Sunday, May 4, 2014

Florida Bill to Allow People to Carry Weapons During Emergencies Appears Dead

Naples news reports

After more than an hour of discussion Thursday, it appeared legislation creating an exemption to state concealed weapons laws during a mandatory evacuation might be dead this legislative session.

The Senate bill (SB 296) allows for those without a permit to carry a concealed weapon when the governor calls for a mandatory state of emergency like a hurricane. An amendment that passed 23-15 limited the exemption to 24 hours after the evacuation is declared.

That didn’t sit well with the bill’s sponsor, state Sen. Jeff Brandes, R-St. Petersburg, so he “temporarily postponed” his bill. With just one day left in this year’s legislative session, it means the bill likely won’t pass.

State Sen. Jack Latvala, R-Clearwater, the amendment’s author, said the underlying bill didn’t give clear enough parameters to when the exemption ended.

“Where I have a little difficulty is the lack of specificity in what your language means,” he said of the amendment, which was written by the Florida Sheriff’s Association.

Brandes said he opposed the amendment because he didn’t want people to get in trouble during the “25th hour.”


  1. Brilliant Idea--walk around in civilian clothes carrying a gun during an emergency.

    Collect your Darwin Award.

    1. You think the government will use the chaos of an emergency as an excuse to go around shooting people, but we should also trust this government implicitly.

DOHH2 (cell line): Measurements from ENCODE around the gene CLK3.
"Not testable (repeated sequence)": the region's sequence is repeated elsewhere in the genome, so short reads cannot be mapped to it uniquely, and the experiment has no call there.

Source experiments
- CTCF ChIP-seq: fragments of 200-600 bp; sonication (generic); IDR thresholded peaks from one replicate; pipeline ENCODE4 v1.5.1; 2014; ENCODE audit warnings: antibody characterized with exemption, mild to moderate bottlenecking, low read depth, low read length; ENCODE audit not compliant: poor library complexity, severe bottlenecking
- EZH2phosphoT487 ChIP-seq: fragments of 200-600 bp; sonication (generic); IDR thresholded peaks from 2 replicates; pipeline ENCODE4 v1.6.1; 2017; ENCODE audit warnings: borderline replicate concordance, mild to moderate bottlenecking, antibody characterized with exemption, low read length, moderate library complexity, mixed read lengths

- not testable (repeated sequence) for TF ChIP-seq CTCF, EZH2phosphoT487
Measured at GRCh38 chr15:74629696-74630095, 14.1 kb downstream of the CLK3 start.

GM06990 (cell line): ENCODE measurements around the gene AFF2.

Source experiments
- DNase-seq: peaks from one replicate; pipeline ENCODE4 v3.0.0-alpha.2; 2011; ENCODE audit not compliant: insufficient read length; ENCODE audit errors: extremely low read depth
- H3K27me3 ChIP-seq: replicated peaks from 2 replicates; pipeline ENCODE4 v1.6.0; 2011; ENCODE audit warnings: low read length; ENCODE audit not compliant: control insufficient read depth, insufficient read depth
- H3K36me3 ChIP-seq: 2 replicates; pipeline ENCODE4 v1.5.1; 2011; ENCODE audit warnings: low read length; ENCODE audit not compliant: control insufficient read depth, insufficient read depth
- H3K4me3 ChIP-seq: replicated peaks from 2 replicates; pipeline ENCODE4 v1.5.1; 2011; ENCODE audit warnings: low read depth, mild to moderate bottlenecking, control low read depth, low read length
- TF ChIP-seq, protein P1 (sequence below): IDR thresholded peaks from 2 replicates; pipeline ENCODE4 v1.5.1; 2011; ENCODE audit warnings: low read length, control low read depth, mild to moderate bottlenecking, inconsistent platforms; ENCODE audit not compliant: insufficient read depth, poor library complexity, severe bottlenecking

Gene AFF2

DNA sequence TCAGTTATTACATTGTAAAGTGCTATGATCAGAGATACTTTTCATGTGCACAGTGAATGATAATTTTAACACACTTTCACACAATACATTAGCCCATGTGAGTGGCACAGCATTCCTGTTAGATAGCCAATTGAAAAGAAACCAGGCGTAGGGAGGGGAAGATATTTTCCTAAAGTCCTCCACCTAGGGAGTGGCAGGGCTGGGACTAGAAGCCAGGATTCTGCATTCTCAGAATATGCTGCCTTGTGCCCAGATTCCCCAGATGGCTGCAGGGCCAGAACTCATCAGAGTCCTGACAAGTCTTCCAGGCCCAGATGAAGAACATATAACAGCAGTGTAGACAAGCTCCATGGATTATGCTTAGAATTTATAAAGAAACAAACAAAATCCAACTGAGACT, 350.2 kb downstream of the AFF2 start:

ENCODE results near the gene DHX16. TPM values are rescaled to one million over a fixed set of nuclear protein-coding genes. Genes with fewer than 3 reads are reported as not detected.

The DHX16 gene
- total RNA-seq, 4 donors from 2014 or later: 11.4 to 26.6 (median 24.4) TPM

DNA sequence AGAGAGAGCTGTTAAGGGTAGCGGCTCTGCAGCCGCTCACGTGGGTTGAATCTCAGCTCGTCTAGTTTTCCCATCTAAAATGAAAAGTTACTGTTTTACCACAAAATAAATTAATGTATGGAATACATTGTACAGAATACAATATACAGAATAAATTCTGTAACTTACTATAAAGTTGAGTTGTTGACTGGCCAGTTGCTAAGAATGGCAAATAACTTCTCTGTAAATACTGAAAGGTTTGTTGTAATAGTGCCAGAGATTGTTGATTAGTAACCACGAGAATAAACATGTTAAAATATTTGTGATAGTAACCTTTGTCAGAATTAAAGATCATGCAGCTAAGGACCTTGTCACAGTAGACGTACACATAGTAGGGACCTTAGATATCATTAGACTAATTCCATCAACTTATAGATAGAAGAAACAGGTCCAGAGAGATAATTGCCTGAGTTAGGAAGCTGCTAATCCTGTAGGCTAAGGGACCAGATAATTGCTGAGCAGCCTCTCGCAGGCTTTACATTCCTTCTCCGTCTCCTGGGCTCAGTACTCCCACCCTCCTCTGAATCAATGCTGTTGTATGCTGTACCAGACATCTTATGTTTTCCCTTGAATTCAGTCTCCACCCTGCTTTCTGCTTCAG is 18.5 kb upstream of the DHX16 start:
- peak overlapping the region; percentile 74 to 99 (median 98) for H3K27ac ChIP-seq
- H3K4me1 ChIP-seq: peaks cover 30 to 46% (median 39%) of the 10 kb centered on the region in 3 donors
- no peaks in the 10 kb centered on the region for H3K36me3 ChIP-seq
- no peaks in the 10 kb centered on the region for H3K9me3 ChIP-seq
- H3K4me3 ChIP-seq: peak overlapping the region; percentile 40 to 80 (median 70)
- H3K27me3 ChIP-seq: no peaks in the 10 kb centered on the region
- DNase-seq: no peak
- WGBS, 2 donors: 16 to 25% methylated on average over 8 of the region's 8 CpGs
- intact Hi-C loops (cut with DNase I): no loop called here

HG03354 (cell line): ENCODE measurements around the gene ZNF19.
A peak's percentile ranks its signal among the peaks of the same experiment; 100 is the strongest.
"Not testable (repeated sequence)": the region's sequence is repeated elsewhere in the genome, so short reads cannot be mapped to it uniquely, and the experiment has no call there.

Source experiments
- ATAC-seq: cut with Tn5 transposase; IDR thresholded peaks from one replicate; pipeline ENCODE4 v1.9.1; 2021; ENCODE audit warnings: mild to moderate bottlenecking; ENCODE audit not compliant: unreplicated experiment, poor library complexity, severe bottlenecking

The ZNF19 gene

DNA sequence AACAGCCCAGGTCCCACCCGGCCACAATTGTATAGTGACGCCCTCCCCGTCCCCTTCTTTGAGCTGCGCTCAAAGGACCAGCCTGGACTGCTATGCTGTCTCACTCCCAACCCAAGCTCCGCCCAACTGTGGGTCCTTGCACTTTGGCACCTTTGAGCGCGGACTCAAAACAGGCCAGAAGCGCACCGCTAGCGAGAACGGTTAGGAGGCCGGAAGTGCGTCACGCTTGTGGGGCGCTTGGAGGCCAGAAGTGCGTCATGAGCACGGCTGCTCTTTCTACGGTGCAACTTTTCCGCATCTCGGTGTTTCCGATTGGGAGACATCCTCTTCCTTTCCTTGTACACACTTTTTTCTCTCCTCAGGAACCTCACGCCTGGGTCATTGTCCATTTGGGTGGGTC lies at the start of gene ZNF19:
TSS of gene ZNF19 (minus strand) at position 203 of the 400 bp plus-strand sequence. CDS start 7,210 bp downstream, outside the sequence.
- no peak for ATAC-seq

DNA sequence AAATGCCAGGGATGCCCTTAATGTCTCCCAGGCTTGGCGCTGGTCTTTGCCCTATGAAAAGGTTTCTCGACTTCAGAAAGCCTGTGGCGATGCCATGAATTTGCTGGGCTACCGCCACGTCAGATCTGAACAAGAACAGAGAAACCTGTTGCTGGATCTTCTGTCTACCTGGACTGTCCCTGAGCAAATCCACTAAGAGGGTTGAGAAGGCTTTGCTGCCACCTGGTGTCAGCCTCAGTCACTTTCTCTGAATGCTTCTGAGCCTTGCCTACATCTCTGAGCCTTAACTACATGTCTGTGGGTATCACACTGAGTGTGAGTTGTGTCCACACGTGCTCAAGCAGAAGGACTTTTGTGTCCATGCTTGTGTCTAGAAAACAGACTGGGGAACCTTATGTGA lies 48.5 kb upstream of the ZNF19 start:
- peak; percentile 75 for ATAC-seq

2. Florida should remove the requirement to have a license to carry. That would solve everything.

  3. Considering that in Florida, you are required to conceal the handgun and could be prosecuted if its exposed, its unlikely to cause the calamity you foresee. Or are you predicting public areas turning into free fire zones such as what happened during hurricane Katrina,

    "Six days after Hurricane Katrina struck New Orleans, members of the city's police department killed two people: 17-year-old James Brissette and 40-year-old Ronald Madison. Four other people were wounded. All victims were unarmed. Madison, a mentally disabled man, was shot in the back. New Orleans police fabricated a cover-up story for their crime, falsely reporting that seven police officers responded to a police dispatch reporting an officer down, and that at least four people were firing weapons at the officers upon their arrival."

    There was also arbitrary confiscation of firearms from citizens who had done nothing more than possess them in their own homes for defense during a time when police protection was strained to put it mildly.

    "Controversy arose over a September 8 city-wide order by New Orleans Police Superintendent Eddie Compass to local police, U.S. Army National Guard soldiers, and Deputy U.S. Marshals to confiscate all civilian-held firearms. "No one will be able to be armed," Compass said. "Guns will be taken. Only law enforcement will be allowed to have guns." Seizures were carried out without warrant, and in some cases with excessive force; one instance captured on film involved 58 year old New Orleans resident Patricia Konie. Konie stayed behind, in her well provisioned home, and had an old revolver for protection. A group of police entered the house, and when she refused to surrender her revolver, she was tackled and it was removed by force. Konie's shoulder was fractured, and she was taken into police custody for failing to surrender her firearm."